Increased yield and productivity for the conversion of algal biomass carbohydrates

Conference Dates

July 14-18, 2019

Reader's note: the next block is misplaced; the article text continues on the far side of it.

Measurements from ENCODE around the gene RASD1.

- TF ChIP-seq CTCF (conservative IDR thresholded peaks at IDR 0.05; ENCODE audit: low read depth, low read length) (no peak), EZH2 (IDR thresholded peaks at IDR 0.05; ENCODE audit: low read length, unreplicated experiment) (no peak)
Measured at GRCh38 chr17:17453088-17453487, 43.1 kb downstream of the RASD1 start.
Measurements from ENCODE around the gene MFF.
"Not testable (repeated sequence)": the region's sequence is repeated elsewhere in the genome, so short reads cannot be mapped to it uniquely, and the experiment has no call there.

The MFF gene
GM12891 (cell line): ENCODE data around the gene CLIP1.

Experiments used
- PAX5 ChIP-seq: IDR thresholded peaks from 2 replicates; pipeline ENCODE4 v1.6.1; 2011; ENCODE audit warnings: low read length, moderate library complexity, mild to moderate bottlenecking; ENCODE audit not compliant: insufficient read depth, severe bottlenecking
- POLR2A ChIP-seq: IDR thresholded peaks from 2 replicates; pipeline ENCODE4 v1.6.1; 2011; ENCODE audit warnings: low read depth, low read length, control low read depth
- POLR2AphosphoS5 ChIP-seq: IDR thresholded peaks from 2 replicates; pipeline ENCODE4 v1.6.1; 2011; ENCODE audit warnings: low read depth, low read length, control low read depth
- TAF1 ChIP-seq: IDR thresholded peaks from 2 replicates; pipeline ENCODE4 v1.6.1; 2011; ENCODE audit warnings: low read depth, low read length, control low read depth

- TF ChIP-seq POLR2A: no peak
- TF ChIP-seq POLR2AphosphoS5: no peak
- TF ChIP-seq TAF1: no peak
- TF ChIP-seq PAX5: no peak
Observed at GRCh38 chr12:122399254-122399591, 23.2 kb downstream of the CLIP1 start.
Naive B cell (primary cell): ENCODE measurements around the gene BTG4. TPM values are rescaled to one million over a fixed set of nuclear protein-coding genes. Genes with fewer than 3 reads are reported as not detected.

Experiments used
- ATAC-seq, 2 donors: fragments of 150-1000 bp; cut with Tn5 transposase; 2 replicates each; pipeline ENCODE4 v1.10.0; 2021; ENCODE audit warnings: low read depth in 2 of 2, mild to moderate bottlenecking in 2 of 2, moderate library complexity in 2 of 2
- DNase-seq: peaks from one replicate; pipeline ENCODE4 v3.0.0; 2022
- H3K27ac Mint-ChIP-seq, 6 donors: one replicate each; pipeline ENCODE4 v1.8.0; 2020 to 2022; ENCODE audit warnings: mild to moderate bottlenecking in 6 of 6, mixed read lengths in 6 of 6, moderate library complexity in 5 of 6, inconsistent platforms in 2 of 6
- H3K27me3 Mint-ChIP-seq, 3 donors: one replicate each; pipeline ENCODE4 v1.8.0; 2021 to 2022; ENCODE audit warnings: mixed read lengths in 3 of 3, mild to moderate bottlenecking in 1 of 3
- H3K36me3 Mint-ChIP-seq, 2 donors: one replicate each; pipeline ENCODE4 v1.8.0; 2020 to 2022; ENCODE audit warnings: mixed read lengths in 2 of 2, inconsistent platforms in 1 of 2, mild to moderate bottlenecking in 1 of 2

Microbial conversion of bio-based fuels and chemicals requires innovative strategies to achieve the best possible economic and sustainability metrics. While most studies have focused on the conversion of sugars from lignocellulosic hydrolysates, algal biomass is an appealing source of fermentable carbohydrates because of the high growth rates of algae relative to plants. The conversion of carbohydrates in algal biomass via fermentation is an important component of an overall strategy to maximize the areal productivity of fuels and chemicals from algal cultivations. There are two classic challenges to improving the cost and sustainability metrics of chemical production via fermentation: increasing product yield from substrate and increasing productivity. The goal of this project is to achieve these goals for ethanol production from algal hydrolysates. The strategies relied on the use of immobilized-cell technology in a continuous cultivation system, which has the potential to achieve significantly higher productivities than those from standard batch fermentation using free cells. Importantly, cell immobilization can also facilitate strategies for increasing the yield (carbon conversion efficiency) of sugar-to-product conversion. One such strategy, restricting biomass production, was shown to significantly improve yields. Proteome profiling was used to characterize the effects of this treatment. Hydrolysates of the alga Desmodesmus armatus were prepared using a dilute acid treatment at elevated temperature and pressure. A mock hydrolysate medium containing glucose, mannose, and galactose was also used. Saccharomyces cerevisae JAY 270 cells were immobilized in alginate to produce ethanol from algal or mock hydrolysates of D. armatus. The immobilized cells were packed in a column that was used in a system that operated either in chemostat or single-pass plug-flow mode. The rates of immobilized-cell production of ethanol were determined, along with the effects of pH, temperature, and residence time in the continuous immobilized-cell bioreactor system. No added nutrients are required for ethanol production using the algal hydrolysate of D. armatus in the continuous immobilized-cell bioreactor system. pH 4 and 35 °C are the optimum conditions for the immobilized yeast fermentation. The productivity of the chemostat-like continuous immobilized-cell bioreactor system could be more than ten times that of free-cell bioreactors. Furthermore, shorter residence times led to higher ethanol productivities but lower glucose conversion rates. A sequence of a continuous well-mixed bioreactor and a plugflow bioreactor is shown to achieve both goals. The increase in productivity can benefit the economics and sustainability of the overall process for production of algal biofuels, and the strategies described here are applicable to any extracellular metabolite production process.

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